Are Your Windows Crying?

Are Your Windows Crying?

Crying windows can make you, well, want to cry. You surely don’t want to waste time each day with a squeegee or towel, cleaning up a wet mess. Worse still, you don’t want to have to deal with the problems that crying windows can cause down the road, namely the growth of mold and rotting window frames and sills.

But what makes rivers of water flow down your windows, and how can you get rid of them? Keep reading for a helpful in-depth explanation from the experts at Jack’s Glass.

WHAT CAUSES CRYING WINDOWS

Crying windows are caused by two things: lack of insulation and poor ventilation.

First, let’s look at the lack of insulation problem.

Your windows are an important barrier between the inside and outside of your house—something you might not think of when you look right through them. They obviously keep out the elements, from the wind and rain to dirt and debris. However, it’s important to remember that your windows may not be a completely impenetrable barrier, especially if they are not properly insulated.

Properly insulated windows protect the leakage of heat. This means that a good window will keep the cool air inside and the hot air outside (in the summer) and vice versa (in the winter). Unless you have double-pane or triple-pane windows, which have a layer of insulating gas in between the panes of glass, your windows probably don’t insulate very well.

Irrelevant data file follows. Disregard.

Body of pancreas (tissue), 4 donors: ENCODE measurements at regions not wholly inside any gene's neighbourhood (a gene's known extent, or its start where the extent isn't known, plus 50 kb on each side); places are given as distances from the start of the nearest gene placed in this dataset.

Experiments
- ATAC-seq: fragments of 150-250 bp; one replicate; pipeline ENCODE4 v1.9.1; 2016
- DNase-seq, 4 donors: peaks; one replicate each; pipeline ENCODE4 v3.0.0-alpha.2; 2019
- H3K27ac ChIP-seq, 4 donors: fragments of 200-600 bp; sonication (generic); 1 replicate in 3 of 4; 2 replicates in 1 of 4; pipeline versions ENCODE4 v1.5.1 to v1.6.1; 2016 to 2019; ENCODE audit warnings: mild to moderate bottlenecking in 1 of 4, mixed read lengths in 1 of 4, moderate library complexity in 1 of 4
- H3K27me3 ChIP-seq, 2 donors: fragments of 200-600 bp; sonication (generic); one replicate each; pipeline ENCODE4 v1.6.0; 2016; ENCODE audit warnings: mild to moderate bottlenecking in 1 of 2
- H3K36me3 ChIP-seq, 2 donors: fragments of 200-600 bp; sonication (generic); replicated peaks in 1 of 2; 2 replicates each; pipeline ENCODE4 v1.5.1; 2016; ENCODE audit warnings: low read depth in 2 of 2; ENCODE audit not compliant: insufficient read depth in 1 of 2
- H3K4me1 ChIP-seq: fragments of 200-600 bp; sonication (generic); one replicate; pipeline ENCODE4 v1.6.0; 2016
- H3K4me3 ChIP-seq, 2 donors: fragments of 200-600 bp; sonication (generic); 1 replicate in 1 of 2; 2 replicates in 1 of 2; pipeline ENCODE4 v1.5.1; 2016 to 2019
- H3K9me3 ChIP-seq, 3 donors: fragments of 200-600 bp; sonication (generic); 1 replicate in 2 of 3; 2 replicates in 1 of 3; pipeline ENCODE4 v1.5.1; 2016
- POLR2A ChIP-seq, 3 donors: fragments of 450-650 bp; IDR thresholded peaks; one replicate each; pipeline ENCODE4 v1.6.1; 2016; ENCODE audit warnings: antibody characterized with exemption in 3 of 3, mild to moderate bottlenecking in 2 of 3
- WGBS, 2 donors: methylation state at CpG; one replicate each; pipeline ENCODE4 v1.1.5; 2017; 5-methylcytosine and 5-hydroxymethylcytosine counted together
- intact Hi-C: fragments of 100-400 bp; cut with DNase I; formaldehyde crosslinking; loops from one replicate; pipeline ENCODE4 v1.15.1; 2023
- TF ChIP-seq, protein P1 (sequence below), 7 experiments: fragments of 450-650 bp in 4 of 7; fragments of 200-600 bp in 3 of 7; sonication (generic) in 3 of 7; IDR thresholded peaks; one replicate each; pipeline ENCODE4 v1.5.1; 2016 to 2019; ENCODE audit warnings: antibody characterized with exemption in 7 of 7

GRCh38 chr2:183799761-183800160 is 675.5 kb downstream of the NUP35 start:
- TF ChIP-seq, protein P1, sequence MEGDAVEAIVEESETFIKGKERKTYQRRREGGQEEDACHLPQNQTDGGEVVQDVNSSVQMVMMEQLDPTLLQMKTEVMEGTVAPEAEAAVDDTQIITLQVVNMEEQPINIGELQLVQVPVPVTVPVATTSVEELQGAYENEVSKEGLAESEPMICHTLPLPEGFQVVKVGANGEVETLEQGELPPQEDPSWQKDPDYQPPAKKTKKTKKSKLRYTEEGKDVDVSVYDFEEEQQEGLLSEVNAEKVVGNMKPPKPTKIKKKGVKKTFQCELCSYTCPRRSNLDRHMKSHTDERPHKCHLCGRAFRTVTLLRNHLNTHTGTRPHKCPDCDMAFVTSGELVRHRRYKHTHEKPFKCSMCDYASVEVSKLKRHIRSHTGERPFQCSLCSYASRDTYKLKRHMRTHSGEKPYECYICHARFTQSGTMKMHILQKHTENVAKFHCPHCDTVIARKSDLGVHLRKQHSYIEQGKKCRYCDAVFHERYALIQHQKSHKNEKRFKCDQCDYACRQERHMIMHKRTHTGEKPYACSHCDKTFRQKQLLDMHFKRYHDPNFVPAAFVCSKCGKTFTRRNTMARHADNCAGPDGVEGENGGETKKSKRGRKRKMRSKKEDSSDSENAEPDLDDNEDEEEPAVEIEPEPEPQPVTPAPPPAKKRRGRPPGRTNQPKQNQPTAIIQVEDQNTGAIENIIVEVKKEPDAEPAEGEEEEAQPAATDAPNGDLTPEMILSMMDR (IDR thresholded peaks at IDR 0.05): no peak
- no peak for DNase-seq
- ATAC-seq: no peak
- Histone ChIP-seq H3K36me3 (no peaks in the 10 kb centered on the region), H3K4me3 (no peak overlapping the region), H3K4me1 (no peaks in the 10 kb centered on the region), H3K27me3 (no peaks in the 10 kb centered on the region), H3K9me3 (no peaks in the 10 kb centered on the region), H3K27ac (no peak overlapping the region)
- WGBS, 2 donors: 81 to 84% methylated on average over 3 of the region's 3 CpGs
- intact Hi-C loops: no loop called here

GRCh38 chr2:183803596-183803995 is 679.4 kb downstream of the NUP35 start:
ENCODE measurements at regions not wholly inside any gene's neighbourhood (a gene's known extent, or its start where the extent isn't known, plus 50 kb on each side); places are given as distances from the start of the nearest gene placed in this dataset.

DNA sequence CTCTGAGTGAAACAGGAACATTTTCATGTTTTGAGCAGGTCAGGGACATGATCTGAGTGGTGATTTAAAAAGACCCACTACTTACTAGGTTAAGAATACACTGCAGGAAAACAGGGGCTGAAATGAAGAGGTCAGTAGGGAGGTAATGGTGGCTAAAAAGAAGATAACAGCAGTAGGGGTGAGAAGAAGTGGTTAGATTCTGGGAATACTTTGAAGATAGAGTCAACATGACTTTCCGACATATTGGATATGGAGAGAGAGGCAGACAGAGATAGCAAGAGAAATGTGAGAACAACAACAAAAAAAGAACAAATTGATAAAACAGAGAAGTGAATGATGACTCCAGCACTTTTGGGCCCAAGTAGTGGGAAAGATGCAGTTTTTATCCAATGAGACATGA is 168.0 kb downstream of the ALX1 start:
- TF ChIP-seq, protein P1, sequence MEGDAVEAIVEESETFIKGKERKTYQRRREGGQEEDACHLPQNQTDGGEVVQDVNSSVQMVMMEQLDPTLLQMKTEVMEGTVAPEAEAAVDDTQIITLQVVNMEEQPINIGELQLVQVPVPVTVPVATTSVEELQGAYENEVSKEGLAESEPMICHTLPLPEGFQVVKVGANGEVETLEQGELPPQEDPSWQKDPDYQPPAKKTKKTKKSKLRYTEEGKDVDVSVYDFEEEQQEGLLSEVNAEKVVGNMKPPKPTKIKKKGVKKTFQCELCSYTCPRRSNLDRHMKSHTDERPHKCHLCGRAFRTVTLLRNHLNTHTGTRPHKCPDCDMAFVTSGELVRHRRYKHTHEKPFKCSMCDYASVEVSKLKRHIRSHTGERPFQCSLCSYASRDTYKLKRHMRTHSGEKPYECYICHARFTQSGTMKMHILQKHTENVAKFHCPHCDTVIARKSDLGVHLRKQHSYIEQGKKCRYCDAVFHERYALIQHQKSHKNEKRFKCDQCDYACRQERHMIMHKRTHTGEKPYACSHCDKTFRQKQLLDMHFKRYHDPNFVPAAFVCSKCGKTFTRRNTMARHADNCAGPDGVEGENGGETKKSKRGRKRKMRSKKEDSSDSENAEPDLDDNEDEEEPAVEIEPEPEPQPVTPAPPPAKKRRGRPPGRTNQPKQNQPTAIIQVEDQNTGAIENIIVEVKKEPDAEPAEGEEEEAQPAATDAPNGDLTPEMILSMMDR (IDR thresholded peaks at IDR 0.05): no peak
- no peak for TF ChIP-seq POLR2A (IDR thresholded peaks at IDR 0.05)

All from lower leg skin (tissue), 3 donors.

When there is a high temperature difference between the inside and outside of your house, the warm, humid air inside the house comes into contact with a pane of glass that has been cooled by the outside air. The water vapor then condenses, becoming liquid water—and voila! Crying windows happen. This can occur often in winter, when the house is almost always warmer than the outdoors, and even in the summer, after cool nights.

Even without good insulation, some windows cry and others don’t. This is where poor ventilation comes in.

Some houses ventilate better than others because of their design and construction; however, all houses tend to be poorly ventilated in the winter and summer as the outside temperatures go to extremes and we don’t want to open our doors and windows. Instead, we crank up the air conditioning or heater. Unfortunately, that means that the air inside the home has nowhere to go, and moisture can build up. Your house can get humid from normal, everyday activities: taking long, hot showers, cooking, doing laundry, and even breathing! If your house is warm and humid, this can cause or worsen the problem of crying windows.

WHAT YOU CAN DO TO FIX CRYING WINDOWS

Proper insulation is the best and most long-lasting way to fix crying windows—and save thousands on energy bills in the long run. Consider investing in double-pane windows and adding insulation to your ceiling, walls, or floor (although ideally all three).

However, if it’s not in your budget to replace your windows or add insulation at the moment, there are a few other easy fixes you can do to mitigate the problem. Try:

  • Adding glazing or insulating film to your windows for better insulation.
  • Adding floor-length curtains to increase insulation.
  • Opening your windows for a bit in the morning to circulate the air.
  • Cleaning the vents around your home regularly.
  • Running a dehumidifier when you notice your house getting humid.

Crying windows are a small issue that can easily turn into a disaster if left too long. We recommend making a few small changes today and investing in your house as soon as your budget allows.

Whatever your window question, we can answer it. Contact the experts at Jack’s Glass today to ask about window maintenance and replacement.